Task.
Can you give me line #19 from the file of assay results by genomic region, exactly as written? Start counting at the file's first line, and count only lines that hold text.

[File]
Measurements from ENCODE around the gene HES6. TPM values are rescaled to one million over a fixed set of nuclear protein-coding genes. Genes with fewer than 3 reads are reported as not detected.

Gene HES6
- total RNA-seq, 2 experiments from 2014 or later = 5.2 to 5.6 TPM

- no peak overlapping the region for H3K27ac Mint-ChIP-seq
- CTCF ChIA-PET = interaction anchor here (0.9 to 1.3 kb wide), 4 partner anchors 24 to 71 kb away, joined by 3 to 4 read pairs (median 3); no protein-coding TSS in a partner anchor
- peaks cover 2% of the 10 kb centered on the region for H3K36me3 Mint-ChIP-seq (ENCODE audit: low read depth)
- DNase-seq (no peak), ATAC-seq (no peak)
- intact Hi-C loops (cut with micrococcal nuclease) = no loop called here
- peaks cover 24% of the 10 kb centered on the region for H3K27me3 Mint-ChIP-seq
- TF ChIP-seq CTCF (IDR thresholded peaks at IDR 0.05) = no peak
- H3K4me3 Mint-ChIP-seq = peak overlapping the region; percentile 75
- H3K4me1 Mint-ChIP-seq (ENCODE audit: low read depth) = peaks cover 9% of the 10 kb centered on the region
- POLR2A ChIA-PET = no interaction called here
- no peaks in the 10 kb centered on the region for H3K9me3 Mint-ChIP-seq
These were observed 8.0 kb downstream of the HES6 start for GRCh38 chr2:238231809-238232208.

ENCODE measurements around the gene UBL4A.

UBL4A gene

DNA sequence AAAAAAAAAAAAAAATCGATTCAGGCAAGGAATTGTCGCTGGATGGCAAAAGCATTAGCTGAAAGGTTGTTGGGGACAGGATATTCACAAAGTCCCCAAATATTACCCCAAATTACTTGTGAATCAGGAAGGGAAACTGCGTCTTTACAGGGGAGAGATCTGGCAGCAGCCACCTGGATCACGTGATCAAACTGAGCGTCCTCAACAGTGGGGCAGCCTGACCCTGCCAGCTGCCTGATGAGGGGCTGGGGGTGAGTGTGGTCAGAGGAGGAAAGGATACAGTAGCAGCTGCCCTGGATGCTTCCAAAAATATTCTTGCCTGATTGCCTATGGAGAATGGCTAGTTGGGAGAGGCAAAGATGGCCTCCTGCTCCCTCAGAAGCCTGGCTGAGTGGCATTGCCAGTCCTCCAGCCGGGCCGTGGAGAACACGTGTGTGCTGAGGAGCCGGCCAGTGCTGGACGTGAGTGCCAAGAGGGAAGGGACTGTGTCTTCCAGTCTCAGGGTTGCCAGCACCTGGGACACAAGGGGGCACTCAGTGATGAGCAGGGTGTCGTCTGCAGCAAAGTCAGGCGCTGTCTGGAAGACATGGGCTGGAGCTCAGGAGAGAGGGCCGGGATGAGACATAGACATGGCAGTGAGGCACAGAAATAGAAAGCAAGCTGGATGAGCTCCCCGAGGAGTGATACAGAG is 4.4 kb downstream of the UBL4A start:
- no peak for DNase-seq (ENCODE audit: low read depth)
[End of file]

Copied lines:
- no peak for DNase-seq (ENCODE audit: low read depth)